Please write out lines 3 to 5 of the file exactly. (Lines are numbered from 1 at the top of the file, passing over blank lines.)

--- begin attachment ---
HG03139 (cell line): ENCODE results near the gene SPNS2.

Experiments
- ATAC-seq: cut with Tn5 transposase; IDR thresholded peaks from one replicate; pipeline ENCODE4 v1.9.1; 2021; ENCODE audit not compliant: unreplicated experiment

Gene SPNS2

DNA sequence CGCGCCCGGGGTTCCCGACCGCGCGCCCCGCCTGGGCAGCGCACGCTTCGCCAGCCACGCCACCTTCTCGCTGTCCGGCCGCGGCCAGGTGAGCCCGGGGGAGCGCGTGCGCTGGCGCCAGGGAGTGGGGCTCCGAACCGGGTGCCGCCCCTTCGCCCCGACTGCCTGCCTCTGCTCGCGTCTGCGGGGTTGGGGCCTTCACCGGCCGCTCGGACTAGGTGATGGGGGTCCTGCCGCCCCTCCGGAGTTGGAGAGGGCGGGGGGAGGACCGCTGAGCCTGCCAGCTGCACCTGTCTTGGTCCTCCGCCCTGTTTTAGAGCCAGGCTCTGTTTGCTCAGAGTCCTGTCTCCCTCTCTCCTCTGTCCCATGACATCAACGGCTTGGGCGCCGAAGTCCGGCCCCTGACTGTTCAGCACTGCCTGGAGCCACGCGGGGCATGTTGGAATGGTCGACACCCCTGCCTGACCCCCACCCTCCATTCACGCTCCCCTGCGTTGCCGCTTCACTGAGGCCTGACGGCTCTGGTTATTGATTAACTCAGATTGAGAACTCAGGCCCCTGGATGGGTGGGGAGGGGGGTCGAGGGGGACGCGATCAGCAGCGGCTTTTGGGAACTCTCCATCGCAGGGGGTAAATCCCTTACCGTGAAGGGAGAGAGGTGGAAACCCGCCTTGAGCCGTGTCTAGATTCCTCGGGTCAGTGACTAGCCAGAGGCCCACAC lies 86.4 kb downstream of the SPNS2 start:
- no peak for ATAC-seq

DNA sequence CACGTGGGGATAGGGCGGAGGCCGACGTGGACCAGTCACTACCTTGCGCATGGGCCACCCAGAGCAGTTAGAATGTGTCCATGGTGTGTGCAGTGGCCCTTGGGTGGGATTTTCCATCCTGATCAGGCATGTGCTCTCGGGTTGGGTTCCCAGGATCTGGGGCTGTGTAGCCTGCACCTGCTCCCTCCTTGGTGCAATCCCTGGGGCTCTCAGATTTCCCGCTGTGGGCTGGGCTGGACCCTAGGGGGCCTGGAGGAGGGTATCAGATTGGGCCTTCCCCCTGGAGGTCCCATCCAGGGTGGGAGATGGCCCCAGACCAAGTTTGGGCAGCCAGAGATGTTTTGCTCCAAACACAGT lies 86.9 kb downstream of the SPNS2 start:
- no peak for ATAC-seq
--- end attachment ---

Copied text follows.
- ATAC-seq: cut with Tn5 transposase; IDR thresholded peaks from one replicate; pipeline ENCODE4 v1.9.1; 2021; ENCODE audit not compliant: unreplicated experiment

Gene SPNS2

DNA sequence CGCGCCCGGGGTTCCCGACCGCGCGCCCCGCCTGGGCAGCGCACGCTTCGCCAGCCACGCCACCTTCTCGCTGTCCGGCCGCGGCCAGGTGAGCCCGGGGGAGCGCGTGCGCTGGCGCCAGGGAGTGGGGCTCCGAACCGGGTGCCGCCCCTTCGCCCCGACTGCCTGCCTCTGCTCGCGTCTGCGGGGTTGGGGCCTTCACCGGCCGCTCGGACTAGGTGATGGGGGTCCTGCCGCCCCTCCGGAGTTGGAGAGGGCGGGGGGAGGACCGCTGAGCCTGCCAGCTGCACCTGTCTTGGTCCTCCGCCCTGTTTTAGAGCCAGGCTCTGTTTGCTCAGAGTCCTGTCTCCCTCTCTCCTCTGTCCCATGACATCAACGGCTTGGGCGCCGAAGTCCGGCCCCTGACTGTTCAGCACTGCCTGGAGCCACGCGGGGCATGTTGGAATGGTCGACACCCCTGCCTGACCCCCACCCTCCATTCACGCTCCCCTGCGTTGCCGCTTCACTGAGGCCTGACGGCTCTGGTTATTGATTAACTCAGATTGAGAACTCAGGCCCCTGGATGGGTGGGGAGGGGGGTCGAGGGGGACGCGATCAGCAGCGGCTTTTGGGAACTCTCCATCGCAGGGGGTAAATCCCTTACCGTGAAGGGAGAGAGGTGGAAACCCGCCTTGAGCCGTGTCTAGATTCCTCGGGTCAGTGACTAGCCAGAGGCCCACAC lies 86.4 kb downstream of the SPNS2 start: